I have an extremely angry big F (not a bee!) in my bonnet today.
I make no apologies for letting it fly out into the world either.
My angry F has been bred and triggered by the continuing hypocritical national caterwaul over the use of strong language in the recent Irish Army documentary, The Recruits.
This represents an Everest of hypocrisy altogether, at a time when, for whatever reason, we Irish at about all levels of society seem to be attempting to become the swearing champions of the world, especially in relation to the loathsome F word.
And that, for sure, is the truth.
Just a few years ago, the only time when the infamous four-letter word was heard was when an errant hammer hit a thumbnail. There was some kind of excuse for that.
Nowadays, all has changed. It is to be heard about every evening at least once or twice on TV, even on our own national station, and nobody bats an eyelid.
It seems, in some surreal way, to have become fashionable and modern.
Once, its usage was generally a male preserve. Not any more. It flows freely and strongly from the tongues and tonsils of men, women and children, and from the large emerging clan of persons of fluid genders of one kind or another.
It appears frequently in all the national papers and magazines. Am I alone in flinching every time I hear it on the airwaves or encounter it in print? I doubt that I am.
I have been involved in this writing trade since my teens, and have written for many papers and magazines in that time. I have never written this four-letter word anywhere for publication, and I never will.
In court reportage, in the past, when it cropped up in evidence, it was the ritual practice to either drop it altogether or, if that was not possible, to use the f***k device when absolutely necessary for an accurate report.
That is not the situation any longer. One would be hard-pressed to get through any newspaper today without encountering the full frontal word.
And it is not just in court reports, either. One is almost as likely to collide with it on the sports or feature pages. It is emerging everywhere and, when written down in full, it looks as shockingly ugly as it sounds when spoken.
I am not a prude. I swear, but I find it especially shocking to hear the female element of the current torrent.
It sounds worse when it comes down that frequency — and there is total equality nowadays on that front, for sure. Some modern men of all ages and classes are so addicted to the F word that they insert it into the centre of adverbs, nouns and adjectives in virtually every sentence. The verbal consequences are awful to listen to.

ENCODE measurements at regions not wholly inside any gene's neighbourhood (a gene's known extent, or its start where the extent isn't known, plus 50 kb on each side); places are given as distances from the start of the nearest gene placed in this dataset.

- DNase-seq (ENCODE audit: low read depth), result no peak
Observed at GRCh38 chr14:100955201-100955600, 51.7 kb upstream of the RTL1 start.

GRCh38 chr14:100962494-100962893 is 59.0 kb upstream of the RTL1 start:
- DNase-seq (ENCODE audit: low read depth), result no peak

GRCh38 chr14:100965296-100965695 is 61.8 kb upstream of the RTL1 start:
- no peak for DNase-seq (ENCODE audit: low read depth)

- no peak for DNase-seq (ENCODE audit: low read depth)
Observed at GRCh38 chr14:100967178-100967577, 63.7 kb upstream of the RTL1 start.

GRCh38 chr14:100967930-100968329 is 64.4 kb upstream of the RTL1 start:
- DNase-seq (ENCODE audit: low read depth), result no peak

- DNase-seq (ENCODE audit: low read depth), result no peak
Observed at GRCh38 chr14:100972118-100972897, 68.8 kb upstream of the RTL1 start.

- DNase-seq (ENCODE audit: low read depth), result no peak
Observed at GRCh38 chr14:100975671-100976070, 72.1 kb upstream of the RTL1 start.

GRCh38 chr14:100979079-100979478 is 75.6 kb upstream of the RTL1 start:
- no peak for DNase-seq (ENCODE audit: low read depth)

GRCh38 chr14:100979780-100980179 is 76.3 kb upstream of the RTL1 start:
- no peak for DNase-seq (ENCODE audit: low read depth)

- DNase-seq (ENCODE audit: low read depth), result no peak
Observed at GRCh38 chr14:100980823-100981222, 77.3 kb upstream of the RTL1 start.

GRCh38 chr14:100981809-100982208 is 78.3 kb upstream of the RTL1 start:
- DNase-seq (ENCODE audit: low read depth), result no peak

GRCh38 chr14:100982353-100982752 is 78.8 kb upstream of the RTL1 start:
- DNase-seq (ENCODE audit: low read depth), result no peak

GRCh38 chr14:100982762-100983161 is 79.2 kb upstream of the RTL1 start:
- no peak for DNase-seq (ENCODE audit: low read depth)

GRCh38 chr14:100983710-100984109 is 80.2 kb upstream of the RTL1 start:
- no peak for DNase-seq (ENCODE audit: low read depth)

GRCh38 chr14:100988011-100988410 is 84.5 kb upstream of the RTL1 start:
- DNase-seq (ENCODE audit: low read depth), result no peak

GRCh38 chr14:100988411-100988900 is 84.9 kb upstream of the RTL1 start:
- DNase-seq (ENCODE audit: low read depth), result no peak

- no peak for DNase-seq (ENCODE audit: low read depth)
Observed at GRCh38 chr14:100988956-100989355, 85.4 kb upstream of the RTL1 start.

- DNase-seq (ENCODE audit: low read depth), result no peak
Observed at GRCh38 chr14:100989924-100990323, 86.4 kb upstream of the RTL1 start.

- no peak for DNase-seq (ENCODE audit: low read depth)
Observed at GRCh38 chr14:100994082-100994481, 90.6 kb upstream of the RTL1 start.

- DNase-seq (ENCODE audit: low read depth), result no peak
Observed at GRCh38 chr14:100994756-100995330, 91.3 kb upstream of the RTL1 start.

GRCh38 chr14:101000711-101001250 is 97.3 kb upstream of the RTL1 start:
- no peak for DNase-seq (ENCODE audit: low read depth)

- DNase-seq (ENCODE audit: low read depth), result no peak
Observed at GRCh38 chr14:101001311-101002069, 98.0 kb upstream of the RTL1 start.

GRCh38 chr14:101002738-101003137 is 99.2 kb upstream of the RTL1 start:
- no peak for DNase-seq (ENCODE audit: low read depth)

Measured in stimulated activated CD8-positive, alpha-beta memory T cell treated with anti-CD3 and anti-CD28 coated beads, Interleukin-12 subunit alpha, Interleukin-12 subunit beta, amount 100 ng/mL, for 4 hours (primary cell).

The description of a person as foul-mouthed is more accurate now than it has ever been. If mouthwash products do their job and cleanse the mouth, then the four-letter word can surely be said to cause a “blisterine” effect, fouling up the speaking mouth and the immediate vicinity. And the oral virus is spreading faster than myxomatosis did long ago through the rabbit population.
Did ye know that the foul word is actually an acronym from the very ancient mists of time? I checked this week, and it appears that some ancient monarch somewhere, who had 127 wives himself, forbade his subjects to go to bed together to make love without his express permission.
This apparently led to the permission being called Fornication Under the Consent of the King, and so the acronym was born!
Away back in the 15th century, a poet called William Dunbar was the first to embed the acronym in a poem.
An angry monk used the F word in an attack on his abbot scrawled on the edge of a manuscript in 1528.
And, allegedly, the word was excised altogether from some of the early works of William Shakespeare, no less. The pure truth here, yet again.
The word, as ye know, is nowadays heard so often on the airwaves that the shock factor is being diluted by the hour and day. It is in keeping with our current mastery of bad language, however, that it was an Irishman — of course — who was the first to utter the F word on the then very staid BBC.
It was back in 1956 on the Panorama show, with millions listening, and the utterer was none other than Brendan Behan. He was clearly drunk at the time, and the strength of his slurred Dublin accent on the set meant that many viewers on the night were not certain for a while that they had actually heard history of a kind being made.
Still , there was a major row afterwards. Today, nobody would bat an eyelid. I think that is quite sad.
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